China’s population is expected to peak in around a decade at 1.45 billion, and the working age population shrank last year. Officially the fertility rate stands at 1.7 births per couple — well below the 2.1 required to maintain a stable population — and other estimates put it closer to 1.5.
Yuan Xin (元鑫), of Nankai University’s Institute of Population and Development Research, said the policy had contributed to China’s economic growth, but created unexpected problems because the population shift happened too fast.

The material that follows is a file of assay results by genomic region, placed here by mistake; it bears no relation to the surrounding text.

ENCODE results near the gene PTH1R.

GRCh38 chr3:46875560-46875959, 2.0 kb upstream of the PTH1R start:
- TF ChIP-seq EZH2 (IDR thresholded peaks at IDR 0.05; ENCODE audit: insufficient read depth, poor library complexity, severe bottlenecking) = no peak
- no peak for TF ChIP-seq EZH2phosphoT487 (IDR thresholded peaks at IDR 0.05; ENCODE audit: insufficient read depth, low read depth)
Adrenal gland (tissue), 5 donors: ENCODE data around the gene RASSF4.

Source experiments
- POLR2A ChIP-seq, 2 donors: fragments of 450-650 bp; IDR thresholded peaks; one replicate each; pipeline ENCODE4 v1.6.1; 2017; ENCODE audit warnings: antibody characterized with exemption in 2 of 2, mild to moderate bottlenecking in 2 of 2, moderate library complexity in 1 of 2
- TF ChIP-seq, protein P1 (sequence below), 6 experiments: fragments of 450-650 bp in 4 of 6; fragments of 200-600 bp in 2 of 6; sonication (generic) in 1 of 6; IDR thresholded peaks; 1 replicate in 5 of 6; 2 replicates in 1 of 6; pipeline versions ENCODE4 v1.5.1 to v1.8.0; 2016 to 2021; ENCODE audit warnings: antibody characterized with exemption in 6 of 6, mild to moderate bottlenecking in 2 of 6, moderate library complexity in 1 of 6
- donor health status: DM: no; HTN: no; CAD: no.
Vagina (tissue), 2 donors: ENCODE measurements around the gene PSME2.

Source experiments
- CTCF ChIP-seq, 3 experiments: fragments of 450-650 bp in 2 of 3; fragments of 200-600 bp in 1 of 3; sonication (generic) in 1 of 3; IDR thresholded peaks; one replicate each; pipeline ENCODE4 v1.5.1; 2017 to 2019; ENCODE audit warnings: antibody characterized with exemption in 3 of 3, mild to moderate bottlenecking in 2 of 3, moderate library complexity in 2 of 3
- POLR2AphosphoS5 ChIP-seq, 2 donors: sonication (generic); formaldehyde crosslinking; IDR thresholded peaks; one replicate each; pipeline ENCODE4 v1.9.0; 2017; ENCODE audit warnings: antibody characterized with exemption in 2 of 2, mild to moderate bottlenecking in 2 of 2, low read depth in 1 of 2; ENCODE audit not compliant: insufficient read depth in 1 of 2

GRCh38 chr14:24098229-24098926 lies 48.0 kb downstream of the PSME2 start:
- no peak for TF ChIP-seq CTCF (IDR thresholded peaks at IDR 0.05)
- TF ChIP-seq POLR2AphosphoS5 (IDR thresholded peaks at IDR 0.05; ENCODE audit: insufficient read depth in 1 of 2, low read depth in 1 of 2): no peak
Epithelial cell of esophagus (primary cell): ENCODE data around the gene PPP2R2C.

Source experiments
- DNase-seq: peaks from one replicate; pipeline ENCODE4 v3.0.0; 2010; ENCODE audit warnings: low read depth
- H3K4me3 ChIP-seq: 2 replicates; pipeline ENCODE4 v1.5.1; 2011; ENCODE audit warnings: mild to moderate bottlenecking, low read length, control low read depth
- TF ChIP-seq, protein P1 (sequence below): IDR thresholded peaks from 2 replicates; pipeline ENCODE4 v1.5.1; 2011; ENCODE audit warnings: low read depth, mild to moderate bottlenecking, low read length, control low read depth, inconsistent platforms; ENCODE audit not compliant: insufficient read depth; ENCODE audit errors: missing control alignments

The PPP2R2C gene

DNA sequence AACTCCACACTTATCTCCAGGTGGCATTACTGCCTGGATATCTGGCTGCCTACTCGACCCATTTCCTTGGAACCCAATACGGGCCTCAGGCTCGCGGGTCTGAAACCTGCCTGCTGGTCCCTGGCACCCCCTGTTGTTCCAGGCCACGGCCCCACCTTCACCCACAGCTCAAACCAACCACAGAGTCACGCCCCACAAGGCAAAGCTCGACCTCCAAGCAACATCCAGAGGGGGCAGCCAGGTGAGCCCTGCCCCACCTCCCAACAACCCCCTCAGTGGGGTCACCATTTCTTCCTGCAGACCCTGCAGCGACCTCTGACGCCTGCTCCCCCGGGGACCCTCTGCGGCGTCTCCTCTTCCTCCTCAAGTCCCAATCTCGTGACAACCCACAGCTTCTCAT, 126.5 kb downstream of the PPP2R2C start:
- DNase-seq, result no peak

The country is now aging at a staggering rate, with a shrinking workforce supporting a rocketing number of dependants.
Pilot schemes suggest that relaxing controls will not lead to a massive increase in births. Fertility rates are low across east Asia; Taiwan’s is far below China’s.